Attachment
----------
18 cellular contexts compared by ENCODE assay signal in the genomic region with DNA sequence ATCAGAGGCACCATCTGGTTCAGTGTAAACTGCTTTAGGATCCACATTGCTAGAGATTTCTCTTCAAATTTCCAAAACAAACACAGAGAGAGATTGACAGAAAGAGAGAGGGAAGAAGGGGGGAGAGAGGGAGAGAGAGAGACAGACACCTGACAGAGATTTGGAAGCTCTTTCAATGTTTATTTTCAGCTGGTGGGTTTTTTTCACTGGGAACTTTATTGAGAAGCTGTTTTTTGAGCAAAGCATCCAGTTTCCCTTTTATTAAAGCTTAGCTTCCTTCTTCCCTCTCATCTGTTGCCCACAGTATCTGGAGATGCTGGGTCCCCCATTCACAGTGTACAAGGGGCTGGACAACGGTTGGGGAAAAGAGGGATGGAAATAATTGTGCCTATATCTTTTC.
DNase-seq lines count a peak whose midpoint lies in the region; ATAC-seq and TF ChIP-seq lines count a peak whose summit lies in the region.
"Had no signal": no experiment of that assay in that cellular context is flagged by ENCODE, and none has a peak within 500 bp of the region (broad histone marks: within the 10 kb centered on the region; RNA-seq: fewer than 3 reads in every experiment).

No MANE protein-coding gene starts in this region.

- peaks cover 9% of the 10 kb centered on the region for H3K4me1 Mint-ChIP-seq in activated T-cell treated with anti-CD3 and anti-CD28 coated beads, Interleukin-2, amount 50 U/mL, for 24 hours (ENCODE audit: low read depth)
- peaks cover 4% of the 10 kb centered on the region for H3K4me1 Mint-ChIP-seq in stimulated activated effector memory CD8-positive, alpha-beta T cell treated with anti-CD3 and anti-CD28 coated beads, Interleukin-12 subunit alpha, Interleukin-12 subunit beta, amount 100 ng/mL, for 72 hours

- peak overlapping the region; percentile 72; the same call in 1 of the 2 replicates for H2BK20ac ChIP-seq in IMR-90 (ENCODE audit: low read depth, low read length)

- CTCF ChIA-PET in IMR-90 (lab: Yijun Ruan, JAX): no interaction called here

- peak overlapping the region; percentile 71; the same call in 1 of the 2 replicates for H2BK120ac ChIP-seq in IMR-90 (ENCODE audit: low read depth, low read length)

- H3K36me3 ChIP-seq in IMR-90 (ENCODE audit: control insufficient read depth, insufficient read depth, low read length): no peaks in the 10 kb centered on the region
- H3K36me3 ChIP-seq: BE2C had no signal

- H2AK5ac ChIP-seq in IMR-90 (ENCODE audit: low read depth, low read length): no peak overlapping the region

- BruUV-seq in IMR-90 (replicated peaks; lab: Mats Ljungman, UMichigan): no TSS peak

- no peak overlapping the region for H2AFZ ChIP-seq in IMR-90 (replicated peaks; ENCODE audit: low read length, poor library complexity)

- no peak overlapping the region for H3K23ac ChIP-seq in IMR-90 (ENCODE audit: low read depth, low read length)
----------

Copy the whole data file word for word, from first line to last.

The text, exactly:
18 cellular contexts compared by ENCODE assay signal in the genomic region with DNA sequence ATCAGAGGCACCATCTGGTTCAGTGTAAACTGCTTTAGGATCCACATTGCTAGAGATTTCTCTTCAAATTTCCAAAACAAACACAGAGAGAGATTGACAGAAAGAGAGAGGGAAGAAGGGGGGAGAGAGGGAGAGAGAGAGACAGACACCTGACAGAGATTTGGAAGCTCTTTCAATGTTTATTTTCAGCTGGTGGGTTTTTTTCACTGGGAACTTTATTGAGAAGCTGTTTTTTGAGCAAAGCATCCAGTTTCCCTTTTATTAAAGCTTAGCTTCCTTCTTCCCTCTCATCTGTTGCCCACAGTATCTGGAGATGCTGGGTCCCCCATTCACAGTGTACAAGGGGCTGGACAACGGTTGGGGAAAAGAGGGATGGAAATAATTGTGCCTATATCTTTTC.
DNase-seq lines count a peak whose midpoint lies in the region; ATAC-seq and TF ChIP-seq lines count a peak whose summit lies in the region.
"Had no signal": no experiment of that assay in that cellular context is flagged by ENCODE, and none has a peak within 500 bp of the region (broad histone marks: within the 10 kb centered on the region; RNA-seq: fewer than 3 reads in every experiment).

No MANE protein-coding gene starts in this region.

- peaks cover 9% of the 10 kb centered on the region for H3K4me1 Mint-ChIP-seq in activated T-cell treated with anti-CD3 and anti-CD28 coated beads, Interleukin-2, amount 50 U/mL, for 24 hours (ENCODE audit: low read depth)
- peaks cover 4% of the 10 kb centered on the region for H3K4me1 Mint-ChIP-seq in stimulated activated effector memory CD8-positive, alpha-beta T cell treated with anti-CD3 and anti-CD28 coated beads, Interleukin-12 subunit alpha, Interleukin-12 subunit beta, amount 100 ng/mL, for 72 hours

- peak overlapping the region; percentile 72; the same call in 1 of the 2 replicates for H2BK20ac ChIP-seq in IMR-90 (ENCODE audit: low read depth, low read length)

- CTCF ChIA-PET in IMR-90 (lab: Yijun Ruan, JAX): no interaction called here

- peak overlapping the region; percentile 71; the same call in 1 of the 2 replicates for H2BK120ac ChIP-seq in IMR-90 (ENCODE audit: low read depth, low read length)

- H3K36me3 ChIP-seq in IMR-90 (ENCODE audit: control insufficient read depth, insufficient read depth, low read length): no peaks in the 10 kb centered on the region
- H3K36me3 ChIP-seq: BE2C had no signal

- H2AK5ac ChIP-seq in IMR-90 (ENCODE audit: low read depth, low read length): no peak overlapping the region

- BruUV-seq in IMR-90 (replicated peaks; lab: Mats Ljungman, UMichigan): no TSS peak

- no peak overlapping the region for H2AFZ ChIP-seq in IMR-90 (replicated peaks; ENCODE audit: low read length, poor library complexity)

- no peak overlapping the region for H3K23ac ChIP-seq in IMR-90 (ENCODE audit: low read depth, low read length)